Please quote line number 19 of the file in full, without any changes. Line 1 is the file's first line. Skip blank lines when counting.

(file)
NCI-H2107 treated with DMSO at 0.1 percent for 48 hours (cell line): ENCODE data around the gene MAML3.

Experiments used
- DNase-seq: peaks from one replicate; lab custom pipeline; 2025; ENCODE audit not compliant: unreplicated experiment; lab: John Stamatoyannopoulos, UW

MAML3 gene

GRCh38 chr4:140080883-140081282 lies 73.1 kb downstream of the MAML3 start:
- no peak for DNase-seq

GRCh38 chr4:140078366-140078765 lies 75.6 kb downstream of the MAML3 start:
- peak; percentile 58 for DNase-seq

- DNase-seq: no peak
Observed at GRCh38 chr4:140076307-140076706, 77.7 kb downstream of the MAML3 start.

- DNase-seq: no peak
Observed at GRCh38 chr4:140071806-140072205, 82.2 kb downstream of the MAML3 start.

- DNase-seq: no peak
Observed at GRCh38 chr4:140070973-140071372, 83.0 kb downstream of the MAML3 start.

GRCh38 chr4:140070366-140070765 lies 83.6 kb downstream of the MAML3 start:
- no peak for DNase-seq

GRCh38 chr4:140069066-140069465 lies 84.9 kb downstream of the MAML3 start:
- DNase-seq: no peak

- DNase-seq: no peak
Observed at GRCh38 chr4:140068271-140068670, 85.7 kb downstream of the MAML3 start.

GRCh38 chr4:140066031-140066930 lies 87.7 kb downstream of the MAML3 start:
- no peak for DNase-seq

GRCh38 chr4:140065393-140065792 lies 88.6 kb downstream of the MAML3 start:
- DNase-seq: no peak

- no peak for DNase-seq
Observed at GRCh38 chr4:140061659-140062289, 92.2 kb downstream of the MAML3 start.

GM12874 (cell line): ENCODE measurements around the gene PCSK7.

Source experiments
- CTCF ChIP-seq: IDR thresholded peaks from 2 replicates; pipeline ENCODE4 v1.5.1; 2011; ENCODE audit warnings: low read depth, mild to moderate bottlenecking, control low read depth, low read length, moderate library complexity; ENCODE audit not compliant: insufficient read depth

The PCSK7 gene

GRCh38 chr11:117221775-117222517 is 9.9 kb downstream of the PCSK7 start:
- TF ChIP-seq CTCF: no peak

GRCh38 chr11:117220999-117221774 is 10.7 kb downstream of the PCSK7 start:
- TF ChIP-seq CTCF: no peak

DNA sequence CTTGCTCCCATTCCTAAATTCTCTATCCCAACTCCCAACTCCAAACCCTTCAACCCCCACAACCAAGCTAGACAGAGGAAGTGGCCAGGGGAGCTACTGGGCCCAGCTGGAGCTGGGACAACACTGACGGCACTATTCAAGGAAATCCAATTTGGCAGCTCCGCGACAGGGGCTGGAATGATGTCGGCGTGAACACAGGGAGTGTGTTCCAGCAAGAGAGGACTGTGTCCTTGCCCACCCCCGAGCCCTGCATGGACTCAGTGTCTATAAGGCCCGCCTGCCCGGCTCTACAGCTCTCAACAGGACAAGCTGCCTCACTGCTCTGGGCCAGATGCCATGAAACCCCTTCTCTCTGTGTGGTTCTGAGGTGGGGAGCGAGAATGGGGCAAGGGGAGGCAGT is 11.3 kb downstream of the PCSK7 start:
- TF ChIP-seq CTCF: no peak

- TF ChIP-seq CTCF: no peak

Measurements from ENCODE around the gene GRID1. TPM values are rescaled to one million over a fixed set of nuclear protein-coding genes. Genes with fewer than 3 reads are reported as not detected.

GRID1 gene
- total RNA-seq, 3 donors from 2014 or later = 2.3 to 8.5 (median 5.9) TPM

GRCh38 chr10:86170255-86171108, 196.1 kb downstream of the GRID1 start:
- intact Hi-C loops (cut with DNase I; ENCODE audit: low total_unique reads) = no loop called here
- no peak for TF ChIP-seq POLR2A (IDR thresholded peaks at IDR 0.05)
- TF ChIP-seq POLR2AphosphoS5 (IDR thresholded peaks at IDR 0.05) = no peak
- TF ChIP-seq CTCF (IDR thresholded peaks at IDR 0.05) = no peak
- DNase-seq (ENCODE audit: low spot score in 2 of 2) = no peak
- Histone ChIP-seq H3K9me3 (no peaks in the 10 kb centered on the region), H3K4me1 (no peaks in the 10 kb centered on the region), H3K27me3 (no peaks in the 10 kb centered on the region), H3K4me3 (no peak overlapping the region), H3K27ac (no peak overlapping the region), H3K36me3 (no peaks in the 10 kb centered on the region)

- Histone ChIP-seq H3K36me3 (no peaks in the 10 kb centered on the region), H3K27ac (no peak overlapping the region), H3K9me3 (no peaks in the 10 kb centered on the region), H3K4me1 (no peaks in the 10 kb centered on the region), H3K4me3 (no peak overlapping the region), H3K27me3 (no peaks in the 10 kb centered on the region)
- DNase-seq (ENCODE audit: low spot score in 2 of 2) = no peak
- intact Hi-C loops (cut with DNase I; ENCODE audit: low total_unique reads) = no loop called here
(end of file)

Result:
- DNase-seq: no peak